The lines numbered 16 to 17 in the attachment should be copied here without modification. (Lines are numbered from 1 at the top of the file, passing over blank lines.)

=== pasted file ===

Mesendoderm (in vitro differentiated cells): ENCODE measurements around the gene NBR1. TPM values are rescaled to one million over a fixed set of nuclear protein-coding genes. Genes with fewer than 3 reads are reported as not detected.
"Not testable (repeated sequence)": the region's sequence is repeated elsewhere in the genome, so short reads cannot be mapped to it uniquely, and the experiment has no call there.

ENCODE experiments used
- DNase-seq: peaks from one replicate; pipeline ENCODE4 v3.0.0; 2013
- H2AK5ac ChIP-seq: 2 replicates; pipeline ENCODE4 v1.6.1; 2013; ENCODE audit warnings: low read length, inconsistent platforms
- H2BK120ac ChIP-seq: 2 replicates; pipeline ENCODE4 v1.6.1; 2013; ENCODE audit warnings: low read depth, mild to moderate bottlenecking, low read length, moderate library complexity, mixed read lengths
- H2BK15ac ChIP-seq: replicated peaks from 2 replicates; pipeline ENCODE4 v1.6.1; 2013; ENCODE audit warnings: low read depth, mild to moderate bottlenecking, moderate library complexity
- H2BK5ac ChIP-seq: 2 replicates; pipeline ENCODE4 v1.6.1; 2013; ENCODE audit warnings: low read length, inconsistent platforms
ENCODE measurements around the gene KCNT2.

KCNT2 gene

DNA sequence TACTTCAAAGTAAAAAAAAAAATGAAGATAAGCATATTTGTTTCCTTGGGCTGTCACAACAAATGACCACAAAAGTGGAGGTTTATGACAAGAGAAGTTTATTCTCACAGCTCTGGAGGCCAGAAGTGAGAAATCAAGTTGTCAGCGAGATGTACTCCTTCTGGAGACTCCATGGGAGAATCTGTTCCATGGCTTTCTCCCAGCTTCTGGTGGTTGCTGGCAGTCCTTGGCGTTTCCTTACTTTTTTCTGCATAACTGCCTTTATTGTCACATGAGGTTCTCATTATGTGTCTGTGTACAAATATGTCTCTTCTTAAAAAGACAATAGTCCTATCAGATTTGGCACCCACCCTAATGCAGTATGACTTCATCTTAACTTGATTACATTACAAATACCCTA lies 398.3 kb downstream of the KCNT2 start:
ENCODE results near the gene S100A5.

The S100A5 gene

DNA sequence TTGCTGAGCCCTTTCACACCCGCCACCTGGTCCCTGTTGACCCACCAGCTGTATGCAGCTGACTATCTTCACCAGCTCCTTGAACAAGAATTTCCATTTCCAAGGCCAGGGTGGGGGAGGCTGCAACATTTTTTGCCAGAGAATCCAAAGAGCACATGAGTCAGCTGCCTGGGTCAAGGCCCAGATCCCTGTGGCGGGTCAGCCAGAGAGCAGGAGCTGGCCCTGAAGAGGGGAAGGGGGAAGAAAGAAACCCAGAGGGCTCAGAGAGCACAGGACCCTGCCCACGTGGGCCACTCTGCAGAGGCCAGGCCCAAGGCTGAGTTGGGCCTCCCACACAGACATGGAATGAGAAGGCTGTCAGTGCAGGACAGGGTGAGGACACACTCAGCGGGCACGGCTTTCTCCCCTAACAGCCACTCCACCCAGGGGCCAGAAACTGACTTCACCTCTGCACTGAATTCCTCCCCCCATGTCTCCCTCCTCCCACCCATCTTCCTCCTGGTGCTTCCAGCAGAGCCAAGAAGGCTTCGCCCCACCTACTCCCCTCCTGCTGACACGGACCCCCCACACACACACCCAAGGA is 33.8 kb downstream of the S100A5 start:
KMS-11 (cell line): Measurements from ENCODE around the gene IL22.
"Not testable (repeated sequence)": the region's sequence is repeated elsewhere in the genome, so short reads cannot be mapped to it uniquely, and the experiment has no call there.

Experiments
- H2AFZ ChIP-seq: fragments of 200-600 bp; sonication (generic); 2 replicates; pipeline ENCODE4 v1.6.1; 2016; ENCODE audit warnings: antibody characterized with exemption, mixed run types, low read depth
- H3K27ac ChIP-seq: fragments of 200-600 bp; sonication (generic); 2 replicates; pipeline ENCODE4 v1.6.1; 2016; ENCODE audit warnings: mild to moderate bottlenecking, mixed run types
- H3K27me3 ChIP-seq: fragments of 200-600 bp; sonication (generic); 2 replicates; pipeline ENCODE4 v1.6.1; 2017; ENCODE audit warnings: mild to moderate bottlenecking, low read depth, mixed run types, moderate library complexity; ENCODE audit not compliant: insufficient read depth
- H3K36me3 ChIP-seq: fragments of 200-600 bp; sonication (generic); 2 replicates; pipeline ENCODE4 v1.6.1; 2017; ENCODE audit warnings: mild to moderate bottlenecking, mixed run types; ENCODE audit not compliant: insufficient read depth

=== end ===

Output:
"Not testable (repeated sequence)": the region's sequence is repeated elsewhere in the genome, so short reads cannot be mapped to it uniquely, and the experiment has no call there.

Experiments